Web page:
Trump Campaign Updates Press on Legal Wins in Pennsylvania

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The Trump campaign hosted a surrogate briefing call Thursday with updates on litigation, mostly concerning Pennsylvania. As in the previous call, the speakers reiterated that these legal proceedings take time to form and execute.

Speakers included Director of Battleground Strategy Nick Trainer, Director of Communications Tim Murtaugh, Deputy Campaign Manager Justin Clark, and Campaign Counsel Matt Morgan.

Murtaugh repeated his stance from the last call.

“Over 72 million people voted for President Trump. They deserve to know that this election is free and fair, and every legal vote is counted and every illegal vote not counted. It’s not just about this election, it’s about every election in this country.”

Additionally, Murtaugh emphasized the need for patience while they do their work.

“Caution: this is a process. It will be methodical. In this age of Twitter and 24 hour news, they want a resolution at the top of the hour,” he said. “We’re not going to eat the whole apple in one bite. There’s not going to be a silver bullet that lines it up on the media at the end of the night. Every time we make progress, we are learning more information. Every filing is a step along the path. We ask for patience through the process. Every court filing, every recount is a step along the path to re-electing President Trump and for secure voting.”

After, Clark issued a few brief statements asserting that the processes are deliberate and methodical. He hinted that there would be even more recounts and litigation beginning next week.

“We had a win: the Pennsylvania court held that the secretary of state lacked statutory authority to change the deadlines for ballots,” he said. “This is a different issue than the Supreme Court issue concerning the statutory deadline by the legislature. The case was filed Monday, [and the] case preliminary injunction motion [was] today.”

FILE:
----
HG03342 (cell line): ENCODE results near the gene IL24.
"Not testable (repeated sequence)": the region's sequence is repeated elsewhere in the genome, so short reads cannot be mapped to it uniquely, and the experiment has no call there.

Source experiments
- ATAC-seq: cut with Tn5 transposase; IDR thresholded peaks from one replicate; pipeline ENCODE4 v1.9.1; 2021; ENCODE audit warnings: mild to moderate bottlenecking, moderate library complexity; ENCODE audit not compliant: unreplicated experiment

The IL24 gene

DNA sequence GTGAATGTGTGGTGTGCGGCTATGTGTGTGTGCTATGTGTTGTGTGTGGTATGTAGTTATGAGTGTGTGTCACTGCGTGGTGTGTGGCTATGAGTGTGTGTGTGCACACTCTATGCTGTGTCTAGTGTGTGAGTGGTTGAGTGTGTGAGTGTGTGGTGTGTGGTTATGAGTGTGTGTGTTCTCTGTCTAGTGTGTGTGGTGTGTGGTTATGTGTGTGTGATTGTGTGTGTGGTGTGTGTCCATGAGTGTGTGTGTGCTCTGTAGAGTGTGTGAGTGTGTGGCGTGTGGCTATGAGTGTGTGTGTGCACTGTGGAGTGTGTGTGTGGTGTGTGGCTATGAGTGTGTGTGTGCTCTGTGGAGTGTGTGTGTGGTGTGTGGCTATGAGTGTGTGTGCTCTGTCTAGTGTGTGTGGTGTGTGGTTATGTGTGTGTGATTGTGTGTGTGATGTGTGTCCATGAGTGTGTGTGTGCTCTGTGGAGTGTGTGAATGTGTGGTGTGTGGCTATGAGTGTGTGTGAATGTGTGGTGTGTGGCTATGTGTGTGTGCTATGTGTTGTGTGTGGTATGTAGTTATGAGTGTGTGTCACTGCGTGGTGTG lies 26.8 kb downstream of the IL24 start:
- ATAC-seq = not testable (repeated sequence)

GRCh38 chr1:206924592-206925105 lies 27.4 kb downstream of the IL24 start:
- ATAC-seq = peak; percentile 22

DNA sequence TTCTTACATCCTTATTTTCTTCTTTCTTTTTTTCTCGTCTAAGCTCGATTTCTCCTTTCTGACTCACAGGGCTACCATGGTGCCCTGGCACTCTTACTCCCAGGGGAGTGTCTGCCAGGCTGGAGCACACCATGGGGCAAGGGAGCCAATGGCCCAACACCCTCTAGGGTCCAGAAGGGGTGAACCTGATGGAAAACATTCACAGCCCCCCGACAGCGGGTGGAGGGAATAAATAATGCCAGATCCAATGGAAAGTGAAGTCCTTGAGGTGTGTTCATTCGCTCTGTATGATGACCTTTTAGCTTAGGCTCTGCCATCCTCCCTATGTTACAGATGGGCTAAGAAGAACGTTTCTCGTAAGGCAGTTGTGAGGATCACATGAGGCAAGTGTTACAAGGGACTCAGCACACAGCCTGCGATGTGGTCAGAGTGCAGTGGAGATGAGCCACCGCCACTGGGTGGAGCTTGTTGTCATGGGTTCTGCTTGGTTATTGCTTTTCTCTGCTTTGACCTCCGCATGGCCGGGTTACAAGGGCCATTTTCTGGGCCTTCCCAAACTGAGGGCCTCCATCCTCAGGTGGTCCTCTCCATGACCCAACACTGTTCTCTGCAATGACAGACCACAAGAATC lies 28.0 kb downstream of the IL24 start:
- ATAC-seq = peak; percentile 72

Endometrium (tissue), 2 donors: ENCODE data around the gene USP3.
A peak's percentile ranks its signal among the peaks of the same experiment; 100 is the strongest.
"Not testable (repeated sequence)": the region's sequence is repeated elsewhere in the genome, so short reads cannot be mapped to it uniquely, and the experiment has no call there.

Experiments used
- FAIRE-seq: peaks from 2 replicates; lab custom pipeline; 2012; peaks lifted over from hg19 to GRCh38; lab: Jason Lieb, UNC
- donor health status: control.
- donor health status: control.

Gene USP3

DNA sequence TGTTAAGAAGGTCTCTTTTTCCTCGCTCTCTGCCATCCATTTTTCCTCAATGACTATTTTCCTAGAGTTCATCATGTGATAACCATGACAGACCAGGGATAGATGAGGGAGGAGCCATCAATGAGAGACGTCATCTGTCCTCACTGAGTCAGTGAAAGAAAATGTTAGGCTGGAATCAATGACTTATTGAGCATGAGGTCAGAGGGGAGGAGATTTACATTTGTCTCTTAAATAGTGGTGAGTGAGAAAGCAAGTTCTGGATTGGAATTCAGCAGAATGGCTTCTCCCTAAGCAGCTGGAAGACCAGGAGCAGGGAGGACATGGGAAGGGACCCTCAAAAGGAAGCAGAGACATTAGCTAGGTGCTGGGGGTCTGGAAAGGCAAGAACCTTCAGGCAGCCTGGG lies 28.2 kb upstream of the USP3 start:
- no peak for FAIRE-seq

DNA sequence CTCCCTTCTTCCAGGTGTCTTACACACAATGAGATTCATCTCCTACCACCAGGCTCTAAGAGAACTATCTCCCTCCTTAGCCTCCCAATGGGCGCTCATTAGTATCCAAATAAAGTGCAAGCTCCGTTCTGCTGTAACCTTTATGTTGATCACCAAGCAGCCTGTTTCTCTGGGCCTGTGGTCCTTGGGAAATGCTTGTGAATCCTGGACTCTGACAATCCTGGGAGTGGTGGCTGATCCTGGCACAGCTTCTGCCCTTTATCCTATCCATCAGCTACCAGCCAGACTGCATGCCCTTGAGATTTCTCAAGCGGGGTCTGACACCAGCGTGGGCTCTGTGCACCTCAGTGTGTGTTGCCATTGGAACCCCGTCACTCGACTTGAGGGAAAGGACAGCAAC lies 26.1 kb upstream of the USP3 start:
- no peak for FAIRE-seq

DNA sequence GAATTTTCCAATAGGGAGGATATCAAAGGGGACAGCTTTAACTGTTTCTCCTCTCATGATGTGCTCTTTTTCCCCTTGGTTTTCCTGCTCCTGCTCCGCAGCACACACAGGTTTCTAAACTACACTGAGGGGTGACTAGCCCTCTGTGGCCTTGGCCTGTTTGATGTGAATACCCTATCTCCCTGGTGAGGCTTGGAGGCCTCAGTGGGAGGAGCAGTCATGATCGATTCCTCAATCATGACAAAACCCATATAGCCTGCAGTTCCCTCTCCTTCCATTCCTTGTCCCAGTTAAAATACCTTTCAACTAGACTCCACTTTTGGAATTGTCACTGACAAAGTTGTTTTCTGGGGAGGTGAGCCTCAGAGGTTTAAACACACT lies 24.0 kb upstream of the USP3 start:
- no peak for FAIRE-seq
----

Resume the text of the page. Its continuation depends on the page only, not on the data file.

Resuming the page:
Also, Clark discussed briefly why the judges ruled Pennsylvanian officials’ behavior to be unlawful.

“Pennsylvania election official officials don’t have jurisdiction to depart from legislatures; they should apply the law equally. [They] treated mail-in voters differently depending on their region,” he said. “The city of Philadelphia constantly undermined the legislature – they can’t constitutionally apply different standards for different results for different ballots. As a result: we don’t know the full magnitude of [a] case. Even if we were to win a small amount of victories, it would trigger an automatic recount, which would allow us to further investigate the election.”

Clark remarked on the news that Georgia announced a recount by hand, which is expected to begin on Friday and be finished by November 18.

The briefing lasted just under 15 minutes.

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Corinne Murdock is a reporter at The Tennessee Star and the Star News Network. Follow her latest on Twitter, or email tips to [email protected].

 

 

 

 

 

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